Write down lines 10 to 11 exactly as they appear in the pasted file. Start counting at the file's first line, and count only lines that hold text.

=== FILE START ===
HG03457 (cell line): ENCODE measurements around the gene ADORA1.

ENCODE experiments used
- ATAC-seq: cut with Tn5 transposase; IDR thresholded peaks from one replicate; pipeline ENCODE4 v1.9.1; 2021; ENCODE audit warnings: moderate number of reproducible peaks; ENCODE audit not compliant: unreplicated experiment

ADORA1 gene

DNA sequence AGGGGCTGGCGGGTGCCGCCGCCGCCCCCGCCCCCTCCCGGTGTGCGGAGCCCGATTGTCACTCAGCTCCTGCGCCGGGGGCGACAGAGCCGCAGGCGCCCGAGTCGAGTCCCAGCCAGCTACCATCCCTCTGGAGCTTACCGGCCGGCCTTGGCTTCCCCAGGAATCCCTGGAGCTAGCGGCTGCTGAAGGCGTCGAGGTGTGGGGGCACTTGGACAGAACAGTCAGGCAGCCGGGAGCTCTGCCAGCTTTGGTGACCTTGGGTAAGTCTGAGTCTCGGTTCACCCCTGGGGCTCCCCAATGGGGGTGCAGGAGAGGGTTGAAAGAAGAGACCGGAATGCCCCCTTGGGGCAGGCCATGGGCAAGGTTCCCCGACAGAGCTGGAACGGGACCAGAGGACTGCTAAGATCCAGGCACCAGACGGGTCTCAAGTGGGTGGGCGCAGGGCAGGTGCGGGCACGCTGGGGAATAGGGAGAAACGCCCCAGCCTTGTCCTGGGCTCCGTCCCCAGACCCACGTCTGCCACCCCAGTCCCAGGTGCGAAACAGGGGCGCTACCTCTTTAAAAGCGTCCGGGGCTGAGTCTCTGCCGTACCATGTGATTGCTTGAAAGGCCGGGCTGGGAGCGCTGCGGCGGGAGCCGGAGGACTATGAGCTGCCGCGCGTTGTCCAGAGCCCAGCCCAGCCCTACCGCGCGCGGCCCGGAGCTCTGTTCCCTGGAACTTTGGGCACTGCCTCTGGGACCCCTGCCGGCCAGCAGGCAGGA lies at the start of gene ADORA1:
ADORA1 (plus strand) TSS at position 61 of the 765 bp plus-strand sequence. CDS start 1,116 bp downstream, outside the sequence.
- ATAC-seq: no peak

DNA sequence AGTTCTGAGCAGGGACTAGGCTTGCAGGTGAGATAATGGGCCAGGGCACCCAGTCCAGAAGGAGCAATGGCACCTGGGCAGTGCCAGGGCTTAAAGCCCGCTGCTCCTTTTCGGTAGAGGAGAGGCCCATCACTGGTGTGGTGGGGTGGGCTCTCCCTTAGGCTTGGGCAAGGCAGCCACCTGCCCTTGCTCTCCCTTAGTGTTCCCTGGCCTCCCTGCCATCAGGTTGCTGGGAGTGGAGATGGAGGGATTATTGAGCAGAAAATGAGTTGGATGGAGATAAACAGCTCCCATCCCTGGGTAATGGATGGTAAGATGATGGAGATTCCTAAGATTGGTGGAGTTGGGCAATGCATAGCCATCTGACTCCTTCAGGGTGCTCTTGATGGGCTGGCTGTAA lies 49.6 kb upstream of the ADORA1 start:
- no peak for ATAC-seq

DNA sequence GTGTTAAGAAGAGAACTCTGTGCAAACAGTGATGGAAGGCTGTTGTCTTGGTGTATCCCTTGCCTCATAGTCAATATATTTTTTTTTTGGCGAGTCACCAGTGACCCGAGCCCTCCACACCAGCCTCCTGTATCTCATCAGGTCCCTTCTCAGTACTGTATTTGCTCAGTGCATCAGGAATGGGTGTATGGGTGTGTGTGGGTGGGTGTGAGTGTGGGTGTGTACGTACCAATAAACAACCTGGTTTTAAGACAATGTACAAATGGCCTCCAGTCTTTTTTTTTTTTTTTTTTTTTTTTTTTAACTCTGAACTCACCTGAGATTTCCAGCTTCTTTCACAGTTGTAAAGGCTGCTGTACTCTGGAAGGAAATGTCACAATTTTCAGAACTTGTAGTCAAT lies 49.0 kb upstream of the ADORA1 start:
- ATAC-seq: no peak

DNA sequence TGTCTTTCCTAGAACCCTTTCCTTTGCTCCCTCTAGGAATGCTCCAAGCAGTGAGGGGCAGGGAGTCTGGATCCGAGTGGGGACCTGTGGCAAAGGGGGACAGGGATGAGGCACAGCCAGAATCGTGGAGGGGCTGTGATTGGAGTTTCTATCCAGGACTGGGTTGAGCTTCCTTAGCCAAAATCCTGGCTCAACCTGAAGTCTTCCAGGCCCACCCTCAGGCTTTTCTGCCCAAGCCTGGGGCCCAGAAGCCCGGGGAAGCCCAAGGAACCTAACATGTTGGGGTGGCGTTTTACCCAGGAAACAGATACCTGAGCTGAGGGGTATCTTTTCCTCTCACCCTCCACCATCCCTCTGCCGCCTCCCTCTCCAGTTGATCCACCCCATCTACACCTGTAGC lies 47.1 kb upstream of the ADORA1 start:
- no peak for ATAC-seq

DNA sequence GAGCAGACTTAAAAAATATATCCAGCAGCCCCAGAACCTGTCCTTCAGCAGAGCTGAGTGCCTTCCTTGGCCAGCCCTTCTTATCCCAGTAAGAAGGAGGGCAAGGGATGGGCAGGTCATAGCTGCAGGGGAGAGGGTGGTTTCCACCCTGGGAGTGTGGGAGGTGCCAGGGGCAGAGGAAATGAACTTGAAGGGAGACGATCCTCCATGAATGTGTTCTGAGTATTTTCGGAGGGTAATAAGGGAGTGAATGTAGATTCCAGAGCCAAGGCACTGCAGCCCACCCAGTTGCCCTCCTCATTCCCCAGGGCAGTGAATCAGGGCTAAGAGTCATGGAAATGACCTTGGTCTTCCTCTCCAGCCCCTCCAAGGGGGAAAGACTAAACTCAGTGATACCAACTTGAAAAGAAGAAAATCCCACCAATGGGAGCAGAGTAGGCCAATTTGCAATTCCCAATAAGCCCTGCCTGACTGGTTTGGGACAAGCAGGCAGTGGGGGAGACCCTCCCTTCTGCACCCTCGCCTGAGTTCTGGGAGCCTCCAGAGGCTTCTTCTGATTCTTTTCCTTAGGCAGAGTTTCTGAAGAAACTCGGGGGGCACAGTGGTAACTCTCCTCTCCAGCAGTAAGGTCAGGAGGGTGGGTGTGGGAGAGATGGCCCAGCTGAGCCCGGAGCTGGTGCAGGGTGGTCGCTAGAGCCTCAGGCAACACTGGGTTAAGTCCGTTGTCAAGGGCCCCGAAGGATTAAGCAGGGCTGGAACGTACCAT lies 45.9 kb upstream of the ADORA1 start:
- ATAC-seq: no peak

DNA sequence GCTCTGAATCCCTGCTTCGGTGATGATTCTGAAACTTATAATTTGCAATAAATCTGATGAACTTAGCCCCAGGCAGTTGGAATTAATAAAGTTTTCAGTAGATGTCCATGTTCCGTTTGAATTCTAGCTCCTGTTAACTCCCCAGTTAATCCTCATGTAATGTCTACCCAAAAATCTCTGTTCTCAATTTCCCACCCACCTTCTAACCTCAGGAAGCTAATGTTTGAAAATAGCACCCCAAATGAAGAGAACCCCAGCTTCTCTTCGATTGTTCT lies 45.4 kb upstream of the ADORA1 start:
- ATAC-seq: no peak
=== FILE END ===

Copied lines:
DNA sequence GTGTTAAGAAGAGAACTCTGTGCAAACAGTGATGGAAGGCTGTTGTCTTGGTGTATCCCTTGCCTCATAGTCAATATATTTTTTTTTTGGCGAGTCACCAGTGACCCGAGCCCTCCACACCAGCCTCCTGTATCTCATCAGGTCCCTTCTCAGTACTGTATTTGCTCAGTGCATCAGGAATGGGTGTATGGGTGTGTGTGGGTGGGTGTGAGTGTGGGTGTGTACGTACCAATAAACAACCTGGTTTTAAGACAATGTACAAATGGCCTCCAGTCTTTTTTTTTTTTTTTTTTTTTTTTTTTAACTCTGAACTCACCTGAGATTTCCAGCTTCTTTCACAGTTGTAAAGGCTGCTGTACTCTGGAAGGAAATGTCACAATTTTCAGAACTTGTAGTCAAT lies 49.0 kb upstream of the ADORA1 start:
- ATAC-seq: no peak